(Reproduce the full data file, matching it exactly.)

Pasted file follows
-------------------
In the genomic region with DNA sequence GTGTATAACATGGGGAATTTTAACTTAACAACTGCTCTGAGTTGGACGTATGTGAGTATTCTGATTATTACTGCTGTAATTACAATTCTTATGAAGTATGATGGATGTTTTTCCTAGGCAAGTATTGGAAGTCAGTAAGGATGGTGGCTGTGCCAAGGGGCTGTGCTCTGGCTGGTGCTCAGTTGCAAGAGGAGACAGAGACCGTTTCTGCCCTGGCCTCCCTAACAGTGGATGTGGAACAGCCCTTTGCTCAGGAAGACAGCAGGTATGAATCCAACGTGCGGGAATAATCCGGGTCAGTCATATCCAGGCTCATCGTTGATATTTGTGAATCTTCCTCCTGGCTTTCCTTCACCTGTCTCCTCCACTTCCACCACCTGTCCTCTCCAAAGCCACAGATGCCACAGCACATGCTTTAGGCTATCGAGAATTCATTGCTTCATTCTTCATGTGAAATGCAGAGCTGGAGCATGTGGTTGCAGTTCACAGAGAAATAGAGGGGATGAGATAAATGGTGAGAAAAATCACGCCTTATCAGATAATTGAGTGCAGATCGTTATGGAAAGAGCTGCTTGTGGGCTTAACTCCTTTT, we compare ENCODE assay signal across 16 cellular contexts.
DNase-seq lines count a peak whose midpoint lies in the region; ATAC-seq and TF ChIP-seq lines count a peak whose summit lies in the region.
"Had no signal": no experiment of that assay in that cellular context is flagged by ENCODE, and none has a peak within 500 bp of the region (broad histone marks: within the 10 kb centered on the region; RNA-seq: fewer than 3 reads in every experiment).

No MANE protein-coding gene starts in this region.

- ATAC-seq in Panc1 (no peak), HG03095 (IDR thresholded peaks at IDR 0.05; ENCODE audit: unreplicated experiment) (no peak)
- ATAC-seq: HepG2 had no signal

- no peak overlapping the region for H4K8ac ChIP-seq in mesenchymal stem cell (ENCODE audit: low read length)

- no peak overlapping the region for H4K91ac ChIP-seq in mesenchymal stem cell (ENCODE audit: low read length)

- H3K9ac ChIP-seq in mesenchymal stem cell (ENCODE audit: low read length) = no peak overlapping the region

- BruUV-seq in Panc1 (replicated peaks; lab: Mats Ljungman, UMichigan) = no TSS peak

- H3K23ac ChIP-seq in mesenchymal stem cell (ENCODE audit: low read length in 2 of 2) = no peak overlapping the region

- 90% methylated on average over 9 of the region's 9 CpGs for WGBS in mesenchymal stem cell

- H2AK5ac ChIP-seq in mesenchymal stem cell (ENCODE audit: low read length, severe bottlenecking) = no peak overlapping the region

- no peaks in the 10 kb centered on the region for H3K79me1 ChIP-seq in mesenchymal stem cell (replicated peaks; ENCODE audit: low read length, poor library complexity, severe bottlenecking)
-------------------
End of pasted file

In the genomic region with DNA sequence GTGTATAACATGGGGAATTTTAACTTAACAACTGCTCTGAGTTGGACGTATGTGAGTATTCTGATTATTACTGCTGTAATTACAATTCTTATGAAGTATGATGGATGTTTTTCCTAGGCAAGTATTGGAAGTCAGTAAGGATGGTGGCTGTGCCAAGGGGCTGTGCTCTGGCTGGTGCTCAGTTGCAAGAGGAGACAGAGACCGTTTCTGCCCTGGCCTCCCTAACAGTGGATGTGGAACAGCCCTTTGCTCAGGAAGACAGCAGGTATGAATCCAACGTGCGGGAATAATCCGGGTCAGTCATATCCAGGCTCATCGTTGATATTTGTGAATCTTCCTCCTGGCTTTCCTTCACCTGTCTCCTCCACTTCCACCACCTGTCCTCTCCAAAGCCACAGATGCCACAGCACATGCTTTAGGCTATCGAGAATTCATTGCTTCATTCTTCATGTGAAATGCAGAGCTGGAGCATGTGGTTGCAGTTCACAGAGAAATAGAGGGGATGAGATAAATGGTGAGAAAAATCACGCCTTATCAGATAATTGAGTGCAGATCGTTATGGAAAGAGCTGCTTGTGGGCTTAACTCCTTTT, we compare ENCODE assay signal across 16 cellular contexts.
DNase-seq lines count a peak whose midpoint lies in the region; ATAC-seq and TF ChIP-seq lines count a peak whose summit lies in the region.
"Had no signal": no experiment of that assay in that cellular context is flagged by ENCODE, and none has a peak within 500 bp of the region (broad histone marks: within the 10 kb centered on the region; RNA-seq: fewer than 3 reads in every experiment).

No MANE protein-coding gene starts in this region.

- ATAC-seq in Panc1 (no peak), HG03095 (IDR thresholded peaks at IDR 0.05; ENCODE audit: unreplicated experiment) (no peak)
- ATAC-seq: HepG2 had no signal

- no peak overlapping the region for H4K8ac ChIP-seq in mesenchymal stem cell (ENCODE audit: low read length)

- no peak overlapping the region for H4K91ac ChIP-seq in mesenchymal stem cell (ENCODE audit: low read length)

- H3K9ac ChIP-seq in mesenchymal stem cell (ENCODE audit: low read length) = no peak overlapping the region

- BruUV-seq in Panc1 (replicated peaks; lab: Mats Ljungman, UMichigan) = no TSS peak

- H3K23ac ChIP-seq in mesenchymal stem cell (ENCODE audit: low read length in 2 of 2) = no peak overlapping the region

- 90% methylated on average over 9 of the region's 9 CpGs for WGBS in mesenchymal stem cell

- H2AK5ac ChIP-seq in mesenchymal stem cell (ENCODE audit: low read length, severe bottlenecking) = no peak overlapping the region

- no peaks in the 10 kb centered on the region for H3K79me1 ChIP-seq in mesenchymal stem cell (replicated peaks; ENCODE audit: low read length, poor library complexity, severe bottlenecking)